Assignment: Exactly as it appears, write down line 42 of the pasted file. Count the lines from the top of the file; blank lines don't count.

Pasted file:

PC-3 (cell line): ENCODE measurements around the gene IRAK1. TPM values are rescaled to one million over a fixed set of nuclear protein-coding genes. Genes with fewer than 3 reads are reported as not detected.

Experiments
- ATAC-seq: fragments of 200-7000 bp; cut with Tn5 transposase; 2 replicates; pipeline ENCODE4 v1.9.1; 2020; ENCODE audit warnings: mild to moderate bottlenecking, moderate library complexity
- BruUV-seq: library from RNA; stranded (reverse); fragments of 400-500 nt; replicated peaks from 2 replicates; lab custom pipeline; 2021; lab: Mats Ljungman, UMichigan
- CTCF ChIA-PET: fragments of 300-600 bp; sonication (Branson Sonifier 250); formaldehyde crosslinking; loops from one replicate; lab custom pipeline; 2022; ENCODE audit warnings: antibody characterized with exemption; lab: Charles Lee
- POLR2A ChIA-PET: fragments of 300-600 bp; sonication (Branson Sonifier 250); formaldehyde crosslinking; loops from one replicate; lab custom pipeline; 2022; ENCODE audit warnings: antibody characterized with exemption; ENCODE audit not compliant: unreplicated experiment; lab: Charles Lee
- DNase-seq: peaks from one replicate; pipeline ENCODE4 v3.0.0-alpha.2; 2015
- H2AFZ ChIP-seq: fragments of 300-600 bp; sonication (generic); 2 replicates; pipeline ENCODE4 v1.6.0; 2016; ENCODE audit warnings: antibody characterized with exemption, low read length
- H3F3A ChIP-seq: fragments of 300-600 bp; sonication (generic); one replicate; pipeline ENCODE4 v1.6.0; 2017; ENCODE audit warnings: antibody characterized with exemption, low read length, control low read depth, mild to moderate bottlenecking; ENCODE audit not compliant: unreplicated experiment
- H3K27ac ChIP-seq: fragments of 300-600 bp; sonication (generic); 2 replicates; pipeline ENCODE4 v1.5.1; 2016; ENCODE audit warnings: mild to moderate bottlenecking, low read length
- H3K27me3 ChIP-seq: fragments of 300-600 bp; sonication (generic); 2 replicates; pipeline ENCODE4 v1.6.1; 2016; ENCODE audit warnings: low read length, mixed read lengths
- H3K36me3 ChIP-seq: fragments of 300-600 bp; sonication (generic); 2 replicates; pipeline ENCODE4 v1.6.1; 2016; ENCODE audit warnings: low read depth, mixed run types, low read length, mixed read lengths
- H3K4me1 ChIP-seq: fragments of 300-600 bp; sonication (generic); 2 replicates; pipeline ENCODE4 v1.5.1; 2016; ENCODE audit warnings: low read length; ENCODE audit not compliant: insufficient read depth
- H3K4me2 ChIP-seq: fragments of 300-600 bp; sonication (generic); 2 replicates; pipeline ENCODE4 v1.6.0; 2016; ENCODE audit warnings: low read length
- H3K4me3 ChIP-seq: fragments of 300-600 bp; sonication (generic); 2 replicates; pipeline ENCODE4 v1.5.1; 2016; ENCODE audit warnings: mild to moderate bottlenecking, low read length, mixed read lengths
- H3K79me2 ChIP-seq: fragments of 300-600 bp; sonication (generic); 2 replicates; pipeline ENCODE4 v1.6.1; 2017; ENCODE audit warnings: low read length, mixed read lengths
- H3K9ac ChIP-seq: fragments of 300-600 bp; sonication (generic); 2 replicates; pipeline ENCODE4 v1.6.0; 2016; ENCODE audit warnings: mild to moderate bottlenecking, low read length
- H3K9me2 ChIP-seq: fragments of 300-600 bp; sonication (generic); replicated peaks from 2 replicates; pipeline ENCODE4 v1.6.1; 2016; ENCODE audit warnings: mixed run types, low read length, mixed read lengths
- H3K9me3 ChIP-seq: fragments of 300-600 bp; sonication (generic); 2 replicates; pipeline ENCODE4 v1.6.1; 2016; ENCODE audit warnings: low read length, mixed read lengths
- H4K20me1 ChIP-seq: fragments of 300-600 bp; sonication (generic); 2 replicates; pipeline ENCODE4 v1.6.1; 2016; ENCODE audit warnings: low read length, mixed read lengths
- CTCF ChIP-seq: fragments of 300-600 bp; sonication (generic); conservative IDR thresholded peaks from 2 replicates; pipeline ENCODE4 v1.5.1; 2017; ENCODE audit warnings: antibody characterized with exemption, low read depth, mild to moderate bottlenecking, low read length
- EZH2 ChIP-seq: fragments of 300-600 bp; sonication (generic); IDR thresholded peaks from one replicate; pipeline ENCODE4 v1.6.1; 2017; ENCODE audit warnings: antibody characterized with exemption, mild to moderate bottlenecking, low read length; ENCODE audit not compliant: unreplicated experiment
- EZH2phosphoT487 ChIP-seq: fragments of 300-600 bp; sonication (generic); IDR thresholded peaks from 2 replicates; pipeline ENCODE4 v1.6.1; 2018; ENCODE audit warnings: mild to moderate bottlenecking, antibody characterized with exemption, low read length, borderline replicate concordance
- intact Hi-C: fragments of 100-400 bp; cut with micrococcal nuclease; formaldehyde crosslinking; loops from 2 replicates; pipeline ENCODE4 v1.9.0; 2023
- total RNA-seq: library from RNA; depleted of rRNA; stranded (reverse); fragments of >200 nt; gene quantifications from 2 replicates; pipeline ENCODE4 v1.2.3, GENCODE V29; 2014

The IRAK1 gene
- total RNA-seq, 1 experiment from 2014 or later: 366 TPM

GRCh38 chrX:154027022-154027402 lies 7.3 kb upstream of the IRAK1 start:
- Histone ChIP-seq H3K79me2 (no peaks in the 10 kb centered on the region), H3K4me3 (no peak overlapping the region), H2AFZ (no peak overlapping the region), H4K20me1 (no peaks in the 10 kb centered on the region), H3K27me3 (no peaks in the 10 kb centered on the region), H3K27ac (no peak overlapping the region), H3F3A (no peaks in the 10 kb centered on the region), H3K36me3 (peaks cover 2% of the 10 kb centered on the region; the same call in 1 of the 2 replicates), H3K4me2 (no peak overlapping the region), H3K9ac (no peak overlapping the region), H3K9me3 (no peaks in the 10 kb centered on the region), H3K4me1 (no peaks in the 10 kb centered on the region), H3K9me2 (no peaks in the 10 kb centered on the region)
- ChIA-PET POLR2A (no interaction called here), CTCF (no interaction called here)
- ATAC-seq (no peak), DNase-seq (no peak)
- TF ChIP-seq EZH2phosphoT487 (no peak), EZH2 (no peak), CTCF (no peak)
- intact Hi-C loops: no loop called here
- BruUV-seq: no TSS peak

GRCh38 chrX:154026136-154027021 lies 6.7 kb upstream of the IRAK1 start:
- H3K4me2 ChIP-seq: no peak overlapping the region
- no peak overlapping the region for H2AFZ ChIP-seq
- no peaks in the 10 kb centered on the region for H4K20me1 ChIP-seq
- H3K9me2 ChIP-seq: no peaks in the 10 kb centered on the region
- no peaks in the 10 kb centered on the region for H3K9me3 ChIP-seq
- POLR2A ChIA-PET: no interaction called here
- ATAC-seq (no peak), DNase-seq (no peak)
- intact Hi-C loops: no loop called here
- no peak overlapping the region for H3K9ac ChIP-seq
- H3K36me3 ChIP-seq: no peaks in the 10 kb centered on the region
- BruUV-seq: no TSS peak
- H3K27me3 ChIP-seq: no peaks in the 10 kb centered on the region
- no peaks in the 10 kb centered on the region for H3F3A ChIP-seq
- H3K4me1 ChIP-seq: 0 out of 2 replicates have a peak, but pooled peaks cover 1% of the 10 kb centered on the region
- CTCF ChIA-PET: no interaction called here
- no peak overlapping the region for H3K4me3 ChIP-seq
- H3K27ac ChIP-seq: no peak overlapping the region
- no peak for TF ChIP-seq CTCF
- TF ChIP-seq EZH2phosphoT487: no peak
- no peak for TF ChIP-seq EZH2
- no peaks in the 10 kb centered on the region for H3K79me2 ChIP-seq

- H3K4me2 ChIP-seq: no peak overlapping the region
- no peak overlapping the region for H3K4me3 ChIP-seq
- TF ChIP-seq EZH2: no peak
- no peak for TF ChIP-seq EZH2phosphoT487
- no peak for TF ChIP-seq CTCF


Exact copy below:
- ATAC-seq (no peak), DNase-seq (no peak)